Cinnamon is a well-loved spice all around the world, and has been used medicinally since ancient times for coughs, arthritis, sore throats, infections and biblical practices due to its potent healing properties. The distinct smell and flavour of cinnamon is due to the oily part, which is very high in a compound called cinnamaldehyde, it is this compound that is responsible for most of cinnamon’s powerful effects on health and metabolism. It’s delicious in many favorite dishes such as moussaka, tagines, curries, smoothies, juices and delicious desserts. Cinnamon is also high in antioxidants. In one study cinnamon came out as the clear winner out of 26 spices for its antioxidant content.
To get the most out of cinnamon it may be best to use Ceylon cinnamon also known as true cinnamon and referred to as cinnamon verum/zeylanicum rather than cinnamon cassia. Cassia has shown to be effective but overall it has been suggested to use the true cinnamon medicinally as it contains less coumarins which can cause side-effects when taken in larger therapeutic doses.
Cinnamon can be useful for:
- Insulin resistance: A recent published medical study this year identified that the active compound found in cinnamon called cinnamaldhyde contributes to improving insulin sensitivity which in turn helps to reduce the appetite and belly fat.
- Hunger: Cinnamon extract may to be effective in the reduction of food intake via the slowing down of gastric emptying within the stomach and ghrelin secretions (hungry hormone).
- Reducing blood sugars: Many studies demonstrate that cinnamon may help reduce blood sugar levels, triglyceride, LDL cholesterol in people with type 2 diabetes and suggest that the inclusion of cinnamon in the diet will reduce risk factors associated with diabetes and cardiovascular diseases.
- Reducing negative effects of high fat meals: According to Penn State researchers, eating a diet rich in spices such as turmeric and cinnamon reduces the negative effects. After eating a high fat meal, serum triglycerides levels naturally elevate, this effect was reduced by 30% with the addition of spices in the meal versus no spices as well as having a 13% increase in blood antioxidant activity and a 20% reduction in insulin levels.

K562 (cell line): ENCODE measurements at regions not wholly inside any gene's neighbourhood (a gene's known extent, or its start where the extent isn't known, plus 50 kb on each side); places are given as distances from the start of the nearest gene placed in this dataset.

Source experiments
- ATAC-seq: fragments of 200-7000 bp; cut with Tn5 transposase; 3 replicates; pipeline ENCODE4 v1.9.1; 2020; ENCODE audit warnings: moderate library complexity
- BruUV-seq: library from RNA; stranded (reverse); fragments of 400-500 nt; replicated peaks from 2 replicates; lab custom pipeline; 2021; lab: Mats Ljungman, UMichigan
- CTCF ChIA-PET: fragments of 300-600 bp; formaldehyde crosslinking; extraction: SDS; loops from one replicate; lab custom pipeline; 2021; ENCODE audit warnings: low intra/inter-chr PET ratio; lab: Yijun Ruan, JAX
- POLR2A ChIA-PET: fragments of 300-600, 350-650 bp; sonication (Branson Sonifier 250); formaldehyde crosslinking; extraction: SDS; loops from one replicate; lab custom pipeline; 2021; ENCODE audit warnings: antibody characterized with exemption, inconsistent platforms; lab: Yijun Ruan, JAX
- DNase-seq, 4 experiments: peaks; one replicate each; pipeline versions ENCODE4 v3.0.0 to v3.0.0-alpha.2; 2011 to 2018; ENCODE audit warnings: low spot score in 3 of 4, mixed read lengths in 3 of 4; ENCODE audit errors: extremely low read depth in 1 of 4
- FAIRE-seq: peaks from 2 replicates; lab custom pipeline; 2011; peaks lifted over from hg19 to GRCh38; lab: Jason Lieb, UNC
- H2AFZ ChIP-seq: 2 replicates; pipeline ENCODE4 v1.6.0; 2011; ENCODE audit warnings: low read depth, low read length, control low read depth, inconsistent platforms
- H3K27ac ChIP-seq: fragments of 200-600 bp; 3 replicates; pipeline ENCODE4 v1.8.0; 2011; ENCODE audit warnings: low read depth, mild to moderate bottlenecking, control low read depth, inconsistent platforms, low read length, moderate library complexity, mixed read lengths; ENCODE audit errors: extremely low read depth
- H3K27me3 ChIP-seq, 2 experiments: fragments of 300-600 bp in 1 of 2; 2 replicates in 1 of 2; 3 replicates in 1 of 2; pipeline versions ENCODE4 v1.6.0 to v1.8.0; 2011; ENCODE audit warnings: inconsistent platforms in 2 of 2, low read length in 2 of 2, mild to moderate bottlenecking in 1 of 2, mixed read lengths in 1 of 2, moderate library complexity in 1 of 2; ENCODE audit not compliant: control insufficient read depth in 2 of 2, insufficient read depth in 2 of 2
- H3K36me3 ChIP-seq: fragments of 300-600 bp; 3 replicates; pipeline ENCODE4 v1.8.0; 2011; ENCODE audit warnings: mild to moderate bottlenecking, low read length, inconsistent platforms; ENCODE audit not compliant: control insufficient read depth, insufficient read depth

- Chronic wounds and infections: Biofilms has been something on my radar a lot lately where resistance infections persist. Bacteria, or other microbes develop a protective layer over themselves to protect themselves from destruction and this can make some infections very difficult to treat. It has been found that some particular spices and herbs including cinnamon help to break these biofilms down and act as an antiseptic as well as stimulating healing.
- Fungal infections: cinnamon can help fight fungal and bacterial infections. Scientists found that cinnamon at 1 TB a day may help to inhibit colds, flu’s and other infections.
- Neurological diseases: Cinnamon has been shown to reduce the plague formations in the brain that is associated with Alzheimer’s disease. The negative effects of a high fat and high fructose diet on behavior, brain insulin signaling and Alzheimer-associated changes were alleviated by cinnamon. Cinnamon has also been shown to reduce the severity of Parkinson’s disease in animal studies by improving motor function and normalising neurotransmitter levels.
Cinnamon oil is also a fabulous topical antiseptic and can be used to help treat acne and skin and other infections.
The take home message is we should all enjoy the benefits of cinnamon and maybe consider adding it to more meals and beverages to enjoy all these wonderful properties.
Sometimes a little bit for prevention can go a long way!
Here are some great Cinnamon Reboot Meals: